On top of all this, the CEO notes that American firms are spending some $30 billion a year improving the skills of their employees.
I’m reasonably sure that the CEOs who deliver these speeches are sincere. Some are actively committed to the task. And all the hyperbole and hoopla surrounding corporate-school partnerships and workforce training notwithstanding, many of these programs are undoubtedly accomplishing some worthy objectives. For example, the RJR Nabisco Foundation has just awarded $9.7 million to support innovations in the public schools.
But the suggestion that the private sector is taking — or will take — substantial responsibility for investing in America’s work force is seriously misleading.
Consider corporate training. Of the $30 billion that corporations spend annually to train employees, only a tiny fraction goes to those at the bottom rungs. No more than 8% of U.S. firms provide remedial classes in reading, writing, or mathematics.
Most of the training budget is spent on high-level managers. Employees with college degrees are 50% more likely to receive corporate training than are non-graduates; executives with postgraduate degrees, twice as likely to get training as those with college degrees.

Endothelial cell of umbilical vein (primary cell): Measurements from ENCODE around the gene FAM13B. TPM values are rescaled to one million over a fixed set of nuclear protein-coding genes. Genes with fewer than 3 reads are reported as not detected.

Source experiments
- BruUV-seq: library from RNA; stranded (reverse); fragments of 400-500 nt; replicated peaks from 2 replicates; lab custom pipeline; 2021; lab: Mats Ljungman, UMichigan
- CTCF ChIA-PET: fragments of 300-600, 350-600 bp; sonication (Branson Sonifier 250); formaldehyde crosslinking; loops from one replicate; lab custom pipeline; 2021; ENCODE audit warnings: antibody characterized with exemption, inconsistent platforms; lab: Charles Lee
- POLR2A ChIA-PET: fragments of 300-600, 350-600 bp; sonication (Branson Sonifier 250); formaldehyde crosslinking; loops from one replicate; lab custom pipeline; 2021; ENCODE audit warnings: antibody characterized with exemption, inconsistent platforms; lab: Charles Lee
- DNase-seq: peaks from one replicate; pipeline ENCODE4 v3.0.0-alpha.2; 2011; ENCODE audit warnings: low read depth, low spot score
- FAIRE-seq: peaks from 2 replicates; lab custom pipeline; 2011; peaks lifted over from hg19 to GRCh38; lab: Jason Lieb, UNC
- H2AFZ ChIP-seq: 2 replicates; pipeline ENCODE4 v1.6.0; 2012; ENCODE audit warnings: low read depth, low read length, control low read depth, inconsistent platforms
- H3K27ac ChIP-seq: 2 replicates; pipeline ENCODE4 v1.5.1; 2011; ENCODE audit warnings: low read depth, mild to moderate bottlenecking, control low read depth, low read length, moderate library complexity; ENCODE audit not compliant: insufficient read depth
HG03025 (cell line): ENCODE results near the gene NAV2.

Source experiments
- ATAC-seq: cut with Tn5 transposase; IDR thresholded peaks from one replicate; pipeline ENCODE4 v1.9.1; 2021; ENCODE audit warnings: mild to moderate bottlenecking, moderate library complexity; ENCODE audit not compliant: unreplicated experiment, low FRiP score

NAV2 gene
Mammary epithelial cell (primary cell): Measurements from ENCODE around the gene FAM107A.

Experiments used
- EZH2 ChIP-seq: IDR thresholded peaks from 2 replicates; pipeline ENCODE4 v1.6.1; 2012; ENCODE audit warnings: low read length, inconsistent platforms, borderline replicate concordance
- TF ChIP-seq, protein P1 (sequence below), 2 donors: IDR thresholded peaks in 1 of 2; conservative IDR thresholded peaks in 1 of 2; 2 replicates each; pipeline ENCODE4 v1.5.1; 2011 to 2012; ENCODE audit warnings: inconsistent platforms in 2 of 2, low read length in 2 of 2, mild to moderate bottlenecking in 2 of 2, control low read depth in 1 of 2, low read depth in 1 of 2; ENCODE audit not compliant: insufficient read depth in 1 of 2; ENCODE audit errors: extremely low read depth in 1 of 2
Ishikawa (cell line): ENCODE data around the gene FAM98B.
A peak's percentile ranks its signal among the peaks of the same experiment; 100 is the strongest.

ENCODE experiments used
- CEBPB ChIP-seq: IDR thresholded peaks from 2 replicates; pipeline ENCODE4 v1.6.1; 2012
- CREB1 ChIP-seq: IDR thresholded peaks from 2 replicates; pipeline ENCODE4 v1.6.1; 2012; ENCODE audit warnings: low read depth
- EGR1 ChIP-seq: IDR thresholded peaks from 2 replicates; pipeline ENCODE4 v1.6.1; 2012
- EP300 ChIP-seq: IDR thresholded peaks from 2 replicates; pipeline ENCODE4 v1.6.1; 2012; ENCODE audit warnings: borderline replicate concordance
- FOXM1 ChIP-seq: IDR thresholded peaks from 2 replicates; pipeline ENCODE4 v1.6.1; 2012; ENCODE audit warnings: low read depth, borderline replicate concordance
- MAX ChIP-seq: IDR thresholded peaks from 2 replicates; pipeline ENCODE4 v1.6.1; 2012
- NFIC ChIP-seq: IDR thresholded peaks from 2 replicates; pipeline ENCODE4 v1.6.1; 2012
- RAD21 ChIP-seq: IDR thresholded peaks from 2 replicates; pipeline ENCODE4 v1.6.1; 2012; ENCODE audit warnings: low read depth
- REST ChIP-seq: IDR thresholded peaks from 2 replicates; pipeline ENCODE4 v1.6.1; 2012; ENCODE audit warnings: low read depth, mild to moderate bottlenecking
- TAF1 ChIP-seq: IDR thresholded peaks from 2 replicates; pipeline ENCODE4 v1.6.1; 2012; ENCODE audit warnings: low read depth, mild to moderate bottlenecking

Moreover, most firms include in their training expenditures the cost of retreats, conferences and symposiums for their executives. This may be a convenient accounting device for tax purposes, but having been a member of the “faculty” at many such gatherings I can attest that more training occurs on fairways and tennis courts than inside conference halls.
What about corporate America’s highly touted generosity to education? Notwithstanding all the hoopla about “partnerships” between corporations and schools, the rate of corporate giving to American education declined markedly in the 1980s, even as the economy boomed. In the 1970s and through the start of the 1980s, corporate giving to education jumped an average of 15% a year. But in 1990, corporate giving was only 5% more than in 1989; and in 1989, only 3% more than 1988.